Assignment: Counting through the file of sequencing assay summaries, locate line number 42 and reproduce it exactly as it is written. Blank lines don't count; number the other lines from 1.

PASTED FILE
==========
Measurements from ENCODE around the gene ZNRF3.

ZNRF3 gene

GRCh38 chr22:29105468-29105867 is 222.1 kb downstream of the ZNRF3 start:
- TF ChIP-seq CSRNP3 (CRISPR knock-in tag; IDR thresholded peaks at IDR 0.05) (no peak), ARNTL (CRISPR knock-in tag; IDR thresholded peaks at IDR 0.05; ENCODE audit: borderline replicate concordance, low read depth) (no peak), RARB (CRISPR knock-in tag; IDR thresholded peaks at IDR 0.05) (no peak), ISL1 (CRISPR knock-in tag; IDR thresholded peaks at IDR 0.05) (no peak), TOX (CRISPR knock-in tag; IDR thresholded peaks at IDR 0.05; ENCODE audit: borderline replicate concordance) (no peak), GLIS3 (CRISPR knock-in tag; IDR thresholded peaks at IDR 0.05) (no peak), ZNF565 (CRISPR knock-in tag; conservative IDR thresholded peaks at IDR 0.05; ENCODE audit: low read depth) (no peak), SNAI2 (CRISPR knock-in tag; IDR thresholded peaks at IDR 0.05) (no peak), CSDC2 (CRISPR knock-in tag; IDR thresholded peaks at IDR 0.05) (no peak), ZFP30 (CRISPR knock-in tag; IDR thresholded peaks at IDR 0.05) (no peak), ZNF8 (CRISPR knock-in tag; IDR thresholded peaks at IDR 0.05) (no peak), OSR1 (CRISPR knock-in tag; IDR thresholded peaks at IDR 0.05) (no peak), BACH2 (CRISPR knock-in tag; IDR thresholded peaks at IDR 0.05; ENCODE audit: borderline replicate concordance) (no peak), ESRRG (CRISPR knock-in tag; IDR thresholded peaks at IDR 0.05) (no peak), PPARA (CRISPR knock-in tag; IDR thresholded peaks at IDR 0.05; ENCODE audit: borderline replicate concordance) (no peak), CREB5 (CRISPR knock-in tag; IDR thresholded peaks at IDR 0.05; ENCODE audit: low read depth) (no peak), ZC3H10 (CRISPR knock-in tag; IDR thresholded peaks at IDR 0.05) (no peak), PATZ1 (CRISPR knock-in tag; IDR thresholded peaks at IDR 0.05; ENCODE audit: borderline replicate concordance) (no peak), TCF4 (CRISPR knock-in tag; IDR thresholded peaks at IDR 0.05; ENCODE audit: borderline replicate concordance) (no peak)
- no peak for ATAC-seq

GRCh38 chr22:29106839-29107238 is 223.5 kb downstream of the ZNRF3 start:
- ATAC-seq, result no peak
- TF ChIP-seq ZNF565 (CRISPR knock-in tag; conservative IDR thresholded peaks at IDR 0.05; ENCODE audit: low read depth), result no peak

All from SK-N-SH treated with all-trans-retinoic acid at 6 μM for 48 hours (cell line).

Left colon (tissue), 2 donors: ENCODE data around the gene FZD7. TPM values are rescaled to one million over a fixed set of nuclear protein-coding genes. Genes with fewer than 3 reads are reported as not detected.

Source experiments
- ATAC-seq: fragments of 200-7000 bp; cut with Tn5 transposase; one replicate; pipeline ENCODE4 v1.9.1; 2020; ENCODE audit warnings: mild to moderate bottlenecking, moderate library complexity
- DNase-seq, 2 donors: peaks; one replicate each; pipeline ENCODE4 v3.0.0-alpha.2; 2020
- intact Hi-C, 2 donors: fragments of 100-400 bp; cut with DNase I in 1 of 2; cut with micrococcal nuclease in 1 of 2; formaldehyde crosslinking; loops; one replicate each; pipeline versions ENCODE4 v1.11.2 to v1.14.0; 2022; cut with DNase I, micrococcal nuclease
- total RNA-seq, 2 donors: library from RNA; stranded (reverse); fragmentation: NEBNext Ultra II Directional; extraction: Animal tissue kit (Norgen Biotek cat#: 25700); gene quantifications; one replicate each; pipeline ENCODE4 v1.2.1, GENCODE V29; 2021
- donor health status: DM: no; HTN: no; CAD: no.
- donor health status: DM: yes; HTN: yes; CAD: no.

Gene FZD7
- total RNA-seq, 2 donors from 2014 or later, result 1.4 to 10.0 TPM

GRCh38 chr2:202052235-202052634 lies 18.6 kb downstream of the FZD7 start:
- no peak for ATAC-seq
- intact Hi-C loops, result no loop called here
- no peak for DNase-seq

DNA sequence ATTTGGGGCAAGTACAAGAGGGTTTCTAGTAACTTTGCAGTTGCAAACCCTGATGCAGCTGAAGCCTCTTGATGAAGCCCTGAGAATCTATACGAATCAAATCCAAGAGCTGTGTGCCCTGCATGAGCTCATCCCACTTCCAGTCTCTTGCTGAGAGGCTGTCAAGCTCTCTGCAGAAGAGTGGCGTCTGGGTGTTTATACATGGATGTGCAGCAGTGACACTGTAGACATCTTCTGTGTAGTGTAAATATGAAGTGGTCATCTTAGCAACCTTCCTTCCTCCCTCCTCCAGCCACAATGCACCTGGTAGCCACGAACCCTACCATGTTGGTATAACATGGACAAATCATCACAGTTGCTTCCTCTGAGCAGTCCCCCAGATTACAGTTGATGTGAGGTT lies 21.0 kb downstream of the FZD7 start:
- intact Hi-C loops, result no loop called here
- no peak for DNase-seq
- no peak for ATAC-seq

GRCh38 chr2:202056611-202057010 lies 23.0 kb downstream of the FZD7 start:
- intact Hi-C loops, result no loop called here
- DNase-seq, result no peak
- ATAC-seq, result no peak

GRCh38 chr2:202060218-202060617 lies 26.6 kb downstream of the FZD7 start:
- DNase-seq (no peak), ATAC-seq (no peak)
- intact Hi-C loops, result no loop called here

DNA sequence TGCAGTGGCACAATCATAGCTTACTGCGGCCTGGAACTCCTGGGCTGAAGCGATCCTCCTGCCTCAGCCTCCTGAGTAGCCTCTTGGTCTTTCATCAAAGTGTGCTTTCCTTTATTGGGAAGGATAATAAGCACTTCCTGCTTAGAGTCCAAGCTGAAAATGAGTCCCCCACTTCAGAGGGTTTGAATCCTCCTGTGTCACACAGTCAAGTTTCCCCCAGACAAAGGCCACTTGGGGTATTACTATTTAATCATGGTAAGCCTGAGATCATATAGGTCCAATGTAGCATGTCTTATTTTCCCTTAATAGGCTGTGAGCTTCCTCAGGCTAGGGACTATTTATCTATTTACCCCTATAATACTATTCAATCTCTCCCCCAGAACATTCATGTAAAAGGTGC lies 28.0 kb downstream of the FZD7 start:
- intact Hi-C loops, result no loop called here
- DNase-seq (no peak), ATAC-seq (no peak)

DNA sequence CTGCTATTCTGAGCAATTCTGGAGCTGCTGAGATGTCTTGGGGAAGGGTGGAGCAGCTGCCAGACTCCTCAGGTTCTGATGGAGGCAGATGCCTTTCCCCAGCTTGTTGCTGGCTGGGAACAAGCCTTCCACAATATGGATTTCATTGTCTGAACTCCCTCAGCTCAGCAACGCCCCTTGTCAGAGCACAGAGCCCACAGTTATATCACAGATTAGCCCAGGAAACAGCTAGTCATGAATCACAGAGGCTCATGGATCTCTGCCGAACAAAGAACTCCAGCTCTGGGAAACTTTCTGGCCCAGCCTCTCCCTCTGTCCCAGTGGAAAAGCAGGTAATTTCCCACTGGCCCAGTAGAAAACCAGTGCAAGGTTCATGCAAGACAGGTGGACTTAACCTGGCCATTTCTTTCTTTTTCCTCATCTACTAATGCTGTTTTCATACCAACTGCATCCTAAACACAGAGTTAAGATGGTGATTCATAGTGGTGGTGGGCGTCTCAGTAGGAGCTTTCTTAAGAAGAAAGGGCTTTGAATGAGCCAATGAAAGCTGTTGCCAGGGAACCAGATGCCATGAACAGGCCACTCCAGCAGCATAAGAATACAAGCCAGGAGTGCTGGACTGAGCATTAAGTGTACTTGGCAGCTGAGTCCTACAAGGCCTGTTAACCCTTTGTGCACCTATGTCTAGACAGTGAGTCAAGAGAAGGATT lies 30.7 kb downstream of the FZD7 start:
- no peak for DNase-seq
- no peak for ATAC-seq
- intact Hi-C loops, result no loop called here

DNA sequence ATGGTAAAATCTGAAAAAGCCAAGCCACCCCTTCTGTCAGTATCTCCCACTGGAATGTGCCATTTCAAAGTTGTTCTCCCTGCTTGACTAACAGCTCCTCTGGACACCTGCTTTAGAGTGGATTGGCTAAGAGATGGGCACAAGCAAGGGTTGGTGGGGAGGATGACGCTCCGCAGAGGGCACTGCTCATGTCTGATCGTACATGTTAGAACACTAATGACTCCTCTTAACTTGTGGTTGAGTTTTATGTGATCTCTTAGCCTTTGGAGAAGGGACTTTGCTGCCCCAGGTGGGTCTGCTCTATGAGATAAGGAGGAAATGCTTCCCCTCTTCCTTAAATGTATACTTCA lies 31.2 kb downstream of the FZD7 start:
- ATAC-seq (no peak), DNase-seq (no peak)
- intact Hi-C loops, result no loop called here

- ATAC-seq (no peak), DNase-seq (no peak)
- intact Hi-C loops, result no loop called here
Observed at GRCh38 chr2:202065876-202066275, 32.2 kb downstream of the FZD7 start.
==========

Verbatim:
DNA sequence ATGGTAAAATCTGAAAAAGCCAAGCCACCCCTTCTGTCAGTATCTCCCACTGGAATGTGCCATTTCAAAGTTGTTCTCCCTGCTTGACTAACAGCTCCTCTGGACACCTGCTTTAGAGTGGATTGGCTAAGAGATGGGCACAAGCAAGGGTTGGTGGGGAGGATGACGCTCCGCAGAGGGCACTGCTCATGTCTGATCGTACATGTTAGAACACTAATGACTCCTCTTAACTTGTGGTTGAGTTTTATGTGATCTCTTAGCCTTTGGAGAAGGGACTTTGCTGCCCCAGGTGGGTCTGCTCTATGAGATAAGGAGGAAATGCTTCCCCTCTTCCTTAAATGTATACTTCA lies 31.2 kb downstream of the FZD7 start: